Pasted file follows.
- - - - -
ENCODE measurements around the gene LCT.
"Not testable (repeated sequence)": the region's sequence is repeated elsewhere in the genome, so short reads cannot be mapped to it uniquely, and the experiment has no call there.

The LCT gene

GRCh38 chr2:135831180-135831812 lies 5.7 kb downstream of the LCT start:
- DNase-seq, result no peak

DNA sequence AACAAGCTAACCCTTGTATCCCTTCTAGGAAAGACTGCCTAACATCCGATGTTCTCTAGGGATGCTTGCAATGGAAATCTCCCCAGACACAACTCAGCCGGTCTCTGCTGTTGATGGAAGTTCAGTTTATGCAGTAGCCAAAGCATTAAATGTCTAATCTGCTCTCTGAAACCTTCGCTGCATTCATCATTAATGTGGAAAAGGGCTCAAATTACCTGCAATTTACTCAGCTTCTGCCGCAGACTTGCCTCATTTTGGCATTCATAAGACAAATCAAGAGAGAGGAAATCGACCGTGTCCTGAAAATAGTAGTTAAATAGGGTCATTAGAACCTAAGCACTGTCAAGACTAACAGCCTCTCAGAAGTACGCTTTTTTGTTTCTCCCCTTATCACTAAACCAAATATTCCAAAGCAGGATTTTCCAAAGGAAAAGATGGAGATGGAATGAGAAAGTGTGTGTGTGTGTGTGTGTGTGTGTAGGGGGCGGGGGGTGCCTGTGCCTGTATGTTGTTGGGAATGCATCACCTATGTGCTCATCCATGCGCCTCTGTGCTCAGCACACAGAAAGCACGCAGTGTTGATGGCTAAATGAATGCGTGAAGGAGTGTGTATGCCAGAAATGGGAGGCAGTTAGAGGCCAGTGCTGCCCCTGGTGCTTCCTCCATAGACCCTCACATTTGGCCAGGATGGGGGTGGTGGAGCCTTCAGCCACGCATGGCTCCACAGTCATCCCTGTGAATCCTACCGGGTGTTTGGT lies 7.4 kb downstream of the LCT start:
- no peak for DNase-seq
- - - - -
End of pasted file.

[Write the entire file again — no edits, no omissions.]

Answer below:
ENCODE measurements around the gene LCT.
"Not testable (repeated sequence)": the region's sequence is repeated elsewhere in the genome, so short reads cannot be mapped to it uniquely, and the experiment has no call there.

The LCT gene

GRCh38 chr2:135831180-135831812 lies 5.7 kb downstream of the LCT start:
- DNase-seq, result no peak

DNA sequence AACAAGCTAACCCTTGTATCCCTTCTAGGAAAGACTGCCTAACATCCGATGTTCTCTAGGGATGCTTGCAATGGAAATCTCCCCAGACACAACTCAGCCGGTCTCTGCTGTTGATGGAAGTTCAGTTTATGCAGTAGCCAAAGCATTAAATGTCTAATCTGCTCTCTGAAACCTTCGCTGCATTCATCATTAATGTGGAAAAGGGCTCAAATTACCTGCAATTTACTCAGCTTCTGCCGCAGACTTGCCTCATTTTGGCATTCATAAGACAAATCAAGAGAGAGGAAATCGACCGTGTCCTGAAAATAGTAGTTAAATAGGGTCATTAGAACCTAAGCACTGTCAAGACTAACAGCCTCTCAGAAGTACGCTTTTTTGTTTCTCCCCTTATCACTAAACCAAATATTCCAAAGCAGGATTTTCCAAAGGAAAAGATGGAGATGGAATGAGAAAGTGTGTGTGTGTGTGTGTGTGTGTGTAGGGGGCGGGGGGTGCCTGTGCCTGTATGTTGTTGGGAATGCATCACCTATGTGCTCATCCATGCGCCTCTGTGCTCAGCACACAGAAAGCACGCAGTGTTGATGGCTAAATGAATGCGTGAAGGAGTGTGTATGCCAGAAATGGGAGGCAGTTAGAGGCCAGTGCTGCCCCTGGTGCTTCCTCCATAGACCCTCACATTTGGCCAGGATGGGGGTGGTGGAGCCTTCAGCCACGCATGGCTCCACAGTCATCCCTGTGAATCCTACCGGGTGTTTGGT lies 7.4 kb downstream of the LCT start:
- no peak for DNase-seq